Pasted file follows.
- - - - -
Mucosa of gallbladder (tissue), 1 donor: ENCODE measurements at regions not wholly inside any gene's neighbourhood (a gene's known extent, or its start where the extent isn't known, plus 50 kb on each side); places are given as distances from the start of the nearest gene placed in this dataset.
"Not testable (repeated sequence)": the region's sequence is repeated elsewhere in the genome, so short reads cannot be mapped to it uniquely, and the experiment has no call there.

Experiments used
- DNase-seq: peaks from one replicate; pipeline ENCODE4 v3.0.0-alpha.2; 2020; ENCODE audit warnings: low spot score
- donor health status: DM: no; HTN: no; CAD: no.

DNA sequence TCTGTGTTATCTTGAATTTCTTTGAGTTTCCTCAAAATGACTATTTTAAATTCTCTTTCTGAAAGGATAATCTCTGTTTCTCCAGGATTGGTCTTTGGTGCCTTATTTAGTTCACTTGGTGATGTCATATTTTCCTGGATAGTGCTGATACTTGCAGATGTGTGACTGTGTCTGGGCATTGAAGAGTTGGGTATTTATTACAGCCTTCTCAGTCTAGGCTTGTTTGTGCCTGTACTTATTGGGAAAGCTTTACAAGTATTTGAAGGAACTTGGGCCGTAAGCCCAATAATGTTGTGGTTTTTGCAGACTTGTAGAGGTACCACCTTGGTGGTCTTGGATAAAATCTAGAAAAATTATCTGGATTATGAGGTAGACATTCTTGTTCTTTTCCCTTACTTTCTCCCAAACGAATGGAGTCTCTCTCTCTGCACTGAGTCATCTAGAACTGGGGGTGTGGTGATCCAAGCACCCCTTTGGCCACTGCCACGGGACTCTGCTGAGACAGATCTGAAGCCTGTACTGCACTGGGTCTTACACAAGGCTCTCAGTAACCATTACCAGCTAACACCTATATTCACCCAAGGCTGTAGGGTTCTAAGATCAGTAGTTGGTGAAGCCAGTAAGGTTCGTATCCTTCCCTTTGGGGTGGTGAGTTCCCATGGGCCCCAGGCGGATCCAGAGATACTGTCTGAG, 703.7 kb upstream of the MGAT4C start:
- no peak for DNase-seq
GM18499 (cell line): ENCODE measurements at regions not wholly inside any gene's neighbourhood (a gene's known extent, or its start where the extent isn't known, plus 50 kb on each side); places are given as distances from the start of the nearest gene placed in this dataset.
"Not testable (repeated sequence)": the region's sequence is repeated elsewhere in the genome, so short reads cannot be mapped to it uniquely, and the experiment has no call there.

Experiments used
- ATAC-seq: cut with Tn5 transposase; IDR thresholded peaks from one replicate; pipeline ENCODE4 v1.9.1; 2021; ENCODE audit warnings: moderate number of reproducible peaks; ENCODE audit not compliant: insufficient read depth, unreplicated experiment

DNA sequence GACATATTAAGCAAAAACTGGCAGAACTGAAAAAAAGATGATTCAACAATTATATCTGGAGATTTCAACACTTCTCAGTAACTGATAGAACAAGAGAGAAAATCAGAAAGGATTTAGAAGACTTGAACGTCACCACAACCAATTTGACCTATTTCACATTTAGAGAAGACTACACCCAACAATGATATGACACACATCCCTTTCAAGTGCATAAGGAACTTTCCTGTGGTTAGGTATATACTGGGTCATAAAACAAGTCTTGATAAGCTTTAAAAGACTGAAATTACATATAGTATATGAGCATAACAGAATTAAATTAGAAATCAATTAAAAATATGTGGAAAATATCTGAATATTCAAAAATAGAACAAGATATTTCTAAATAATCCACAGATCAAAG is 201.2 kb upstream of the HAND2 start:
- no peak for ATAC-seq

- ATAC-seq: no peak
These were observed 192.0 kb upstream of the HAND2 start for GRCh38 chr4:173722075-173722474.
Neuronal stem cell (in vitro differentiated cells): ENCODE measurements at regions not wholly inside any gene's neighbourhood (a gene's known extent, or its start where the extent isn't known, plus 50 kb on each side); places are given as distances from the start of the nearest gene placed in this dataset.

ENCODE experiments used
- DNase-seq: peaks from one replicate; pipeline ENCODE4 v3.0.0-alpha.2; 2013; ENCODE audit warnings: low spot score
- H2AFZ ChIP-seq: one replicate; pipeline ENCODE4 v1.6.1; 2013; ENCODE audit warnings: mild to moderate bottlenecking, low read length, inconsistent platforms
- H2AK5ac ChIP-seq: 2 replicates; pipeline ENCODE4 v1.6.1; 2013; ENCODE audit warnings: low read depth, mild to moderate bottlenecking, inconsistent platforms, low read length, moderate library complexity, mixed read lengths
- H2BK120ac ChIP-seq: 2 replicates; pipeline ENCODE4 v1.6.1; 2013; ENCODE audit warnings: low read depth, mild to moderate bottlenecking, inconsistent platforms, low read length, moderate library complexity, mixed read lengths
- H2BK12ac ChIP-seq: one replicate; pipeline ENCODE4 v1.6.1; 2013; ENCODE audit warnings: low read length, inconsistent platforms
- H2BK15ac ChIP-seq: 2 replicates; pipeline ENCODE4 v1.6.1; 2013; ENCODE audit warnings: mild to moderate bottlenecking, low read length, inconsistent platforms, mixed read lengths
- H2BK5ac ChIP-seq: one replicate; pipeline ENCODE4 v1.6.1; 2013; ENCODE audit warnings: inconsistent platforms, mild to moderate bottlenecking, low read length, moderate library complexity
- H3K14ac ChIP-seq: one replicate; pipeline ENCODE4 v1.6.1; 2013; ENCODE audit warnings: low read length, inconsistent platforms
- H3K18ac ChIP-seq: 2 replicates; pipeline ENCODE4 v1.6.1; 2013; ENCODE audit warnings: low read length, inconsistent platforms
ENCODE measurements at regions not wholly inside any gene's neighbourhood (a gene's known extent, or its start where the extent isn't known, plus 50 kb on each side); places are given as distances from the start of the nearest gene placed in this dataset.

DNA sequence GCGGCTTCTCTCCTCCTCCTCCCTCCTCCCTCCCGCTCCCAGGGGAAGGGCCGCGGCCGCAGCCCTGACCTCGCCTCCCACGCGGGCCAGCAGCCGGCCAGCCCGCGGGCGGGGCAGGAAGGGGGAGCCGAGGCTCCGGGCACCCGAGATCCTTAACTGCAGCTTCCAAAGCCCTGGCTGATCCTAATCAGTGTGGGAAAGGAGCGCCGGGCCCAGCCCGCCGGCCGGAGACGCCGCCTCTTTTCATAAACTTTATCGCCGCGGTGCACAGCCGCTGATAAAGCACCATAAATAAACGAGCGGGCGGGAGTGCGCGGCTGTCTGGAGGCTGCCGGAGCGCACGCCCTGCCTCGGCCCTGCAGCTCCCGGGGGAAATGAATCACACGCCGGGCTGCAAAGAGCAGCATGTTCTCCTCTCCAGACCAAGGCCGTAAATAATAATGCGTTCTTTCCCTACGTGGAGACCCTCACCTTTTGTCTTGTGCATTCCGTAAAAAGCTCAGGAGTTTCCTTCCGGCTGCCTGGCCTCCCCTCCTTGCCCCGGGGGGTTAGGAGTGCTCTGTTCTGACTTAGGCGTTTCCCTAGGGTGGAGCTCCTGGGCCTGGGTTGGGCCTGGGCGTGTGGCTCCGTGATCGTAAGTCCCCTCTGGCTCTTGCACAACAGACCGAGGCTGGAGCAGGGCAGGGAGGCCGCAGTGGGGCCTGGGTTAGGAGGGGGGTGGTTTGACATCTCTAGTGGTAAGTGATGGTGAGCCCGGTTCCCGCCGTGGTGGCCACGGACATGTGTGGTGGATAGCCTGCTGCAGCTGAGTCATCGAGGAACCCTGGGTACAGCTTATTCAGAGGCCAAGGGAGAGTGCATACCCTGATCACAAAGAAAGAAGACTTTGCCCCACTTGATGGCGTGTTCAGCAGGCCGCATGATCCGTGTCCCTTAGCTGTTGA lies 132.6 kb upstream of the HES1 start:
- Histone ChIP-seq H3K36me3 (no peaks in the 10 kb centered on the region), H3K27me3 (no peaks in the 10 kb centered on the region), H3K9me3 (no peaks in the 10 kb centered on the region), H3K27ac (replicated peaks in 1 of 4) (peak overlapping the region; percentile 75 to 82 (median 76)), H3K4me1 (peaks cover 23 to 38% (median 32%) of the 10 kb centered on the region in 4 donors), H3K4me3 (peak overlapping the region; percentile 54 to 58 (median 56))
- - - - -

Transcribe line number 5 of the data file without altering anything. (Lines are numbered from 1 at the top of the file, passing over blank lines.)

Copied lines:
- donor health status: DM: no; HTN: no; CAD: no.